From what I can discern when I researched this story, Flex Mentallo as a character came from that series, created by Morrison himself in an issue, and who was then expanded as more than just a side character he originally appeared to be as. Now two years ago I had the distinct pleasure of reading through Morrison's semi-autobiographical book called Supergods, tracing the superhero myth and contextualizing it with his own experiences as a professional writer in the industry. I mentioned this book since it is critical in further explaining the roots for Mentallo. 

You see, he is just a part of an long string of 'fictional character who came to life' that Morrison has been doing for the past two decades or so, and also ties in with his other works like The Invisibles which I intend to read soon enough. Mentallo is a part of a roster of other characters written and drawn by a psychic child. According to the wiki, "The characters created in this child's youthful scrawlings, titled "My Greenest Adventure", apparently came to life. Amongst Flex's "Greenest Adventure" siblings were the villainous Waxworker and the heroic Fact.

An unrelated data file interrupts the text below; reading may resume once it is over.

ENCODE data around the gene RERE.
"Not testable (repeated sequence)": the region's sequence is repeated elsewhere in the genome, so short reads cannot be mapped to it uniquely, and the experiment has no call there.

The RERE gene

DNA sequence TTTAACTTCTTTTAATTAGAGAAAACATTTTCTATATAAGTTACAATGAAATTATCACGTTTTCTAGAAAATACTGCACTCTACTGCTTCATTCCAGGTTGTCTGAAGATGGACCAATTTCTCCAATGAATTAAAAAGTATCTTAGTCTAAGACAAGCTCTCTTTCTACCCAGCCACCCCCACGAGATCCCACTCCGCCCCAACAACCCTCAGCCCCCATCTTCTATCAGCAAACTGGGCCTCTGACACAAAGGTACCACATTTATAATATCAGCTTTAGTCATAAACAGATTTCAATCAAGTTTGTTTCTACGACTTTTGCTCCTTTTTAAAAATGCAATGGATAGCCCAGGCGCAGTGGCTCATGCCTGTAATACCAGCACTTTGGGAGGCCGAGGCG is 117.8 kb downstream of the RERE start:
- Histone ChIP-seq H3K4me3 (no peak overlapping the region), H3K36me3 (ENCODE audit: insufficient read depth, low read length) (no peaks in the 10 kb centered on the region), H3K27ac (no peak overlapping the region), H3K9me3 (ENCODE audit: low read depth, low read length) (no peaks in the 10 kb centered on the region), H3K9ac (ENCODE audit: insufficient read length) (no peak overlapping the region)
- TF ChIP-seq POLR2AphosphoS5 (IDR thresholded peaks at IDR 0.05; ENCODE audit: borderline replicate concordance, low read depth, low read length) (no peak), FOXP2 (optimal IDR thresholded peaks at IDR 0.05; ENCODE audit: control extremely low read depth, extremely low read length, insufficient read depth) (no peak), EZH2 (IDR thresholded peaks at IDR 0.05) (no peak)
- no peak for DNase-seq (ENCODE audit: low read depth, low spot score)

What you need to know in summary is that Flex Mentallo is also called the 'Man of Muscle Mystery' and he has the ability to affect reality by flexing his muscles. It sounds absurd, but purposefully so. He even has what is called a 'hero halo' above his head when he uses his powers, and it says "Hero of the Beach" which had something to do with his origin story about a swimsuit competition. It was never explained in this graphic novel, and I literally had to read his fictional biography online to understand this. So now that I have established that this GN is not newbie-friendly, let's talk about the content.